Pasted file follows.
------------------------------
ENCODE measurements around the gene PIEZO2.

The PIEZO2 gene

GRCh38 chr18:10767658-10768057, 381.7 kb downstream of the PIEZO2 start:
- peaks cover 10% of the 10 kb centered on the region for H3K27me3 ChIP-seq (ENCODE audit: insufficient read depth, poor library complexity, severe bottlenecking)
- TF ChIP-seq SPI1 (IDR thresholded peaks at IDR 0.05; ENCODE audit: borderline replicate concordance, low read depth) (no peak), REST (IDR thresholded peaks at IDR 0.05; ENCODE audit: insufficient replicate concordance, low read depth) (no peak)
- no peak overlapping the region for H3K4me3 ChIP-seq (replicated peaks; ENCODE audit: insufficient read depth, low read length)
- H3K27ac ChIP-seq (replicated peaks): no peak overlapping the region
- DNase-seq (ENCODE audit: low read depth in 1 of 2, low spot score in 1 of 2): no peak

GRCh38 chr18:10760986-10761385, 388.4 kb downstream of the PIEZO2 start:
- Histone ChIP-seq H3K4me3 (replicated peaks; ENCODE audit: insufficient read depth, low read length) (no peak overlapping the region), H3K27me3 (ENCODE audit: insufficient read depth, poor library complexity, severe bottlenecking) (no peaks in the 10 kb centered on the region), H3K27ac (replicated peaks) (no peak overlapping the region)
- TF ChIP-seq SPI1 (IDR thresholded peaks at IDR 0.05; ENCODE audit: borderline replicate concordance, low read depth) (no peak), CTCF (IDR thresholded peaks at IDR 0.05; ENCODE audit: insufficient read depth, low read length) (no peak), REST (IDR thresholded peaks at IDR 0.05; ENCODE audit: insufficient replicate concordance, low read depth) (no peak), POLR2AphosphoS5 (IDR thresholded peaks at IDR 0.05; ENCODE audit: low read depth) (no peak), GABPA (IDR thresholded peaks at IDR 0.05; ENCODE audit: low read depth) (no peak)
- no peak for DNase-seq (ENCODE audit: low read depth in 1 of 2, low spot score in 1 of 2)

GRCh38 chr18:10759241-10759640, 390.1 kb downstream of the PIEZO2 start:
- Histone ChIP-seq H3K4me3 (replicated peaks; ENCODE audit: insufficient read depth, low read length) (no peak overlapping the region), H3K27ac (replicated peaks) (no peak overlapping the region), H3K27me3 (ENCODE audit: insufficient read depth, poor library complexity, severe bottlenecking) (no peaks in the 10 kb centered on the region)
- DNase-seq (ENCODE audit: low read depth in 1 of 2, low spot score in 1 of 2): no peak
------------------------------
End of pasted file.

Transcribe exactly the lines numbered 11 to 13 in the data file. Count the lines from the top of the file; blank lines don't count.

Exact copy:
- TF ChIP-seq SPI1 (IDR thresholded peaks at IDR 0.05; ENCODE audit: borderline replicate concordance, low read depth) (no peak), CTCF (IDR thresholded peaks at IDR 0.05; ENCODE audit: insufficient read depth, low read length) (no peak), REST (IDR thresholded peaks at IDR 0.05; ENCODE audit: insufficient replicate concordance, low read depth) (no peak), POLR2AphosphoS5 (IDR thresholded peaks at IDR 0.05; ENCODE audit: low read depth) (no peak), GABPA (IDR thresholded peaks at IDR 0.05; ENCODE audit: low read depth) (no peak)
- no peak for DNase-seq (ENCODE audit: low read depth in 1 of 2, low spot score in 1 of 2)

GRCh38 chr18:10759241-10759640, 390.1 kb downstream of the PIEZO2 start: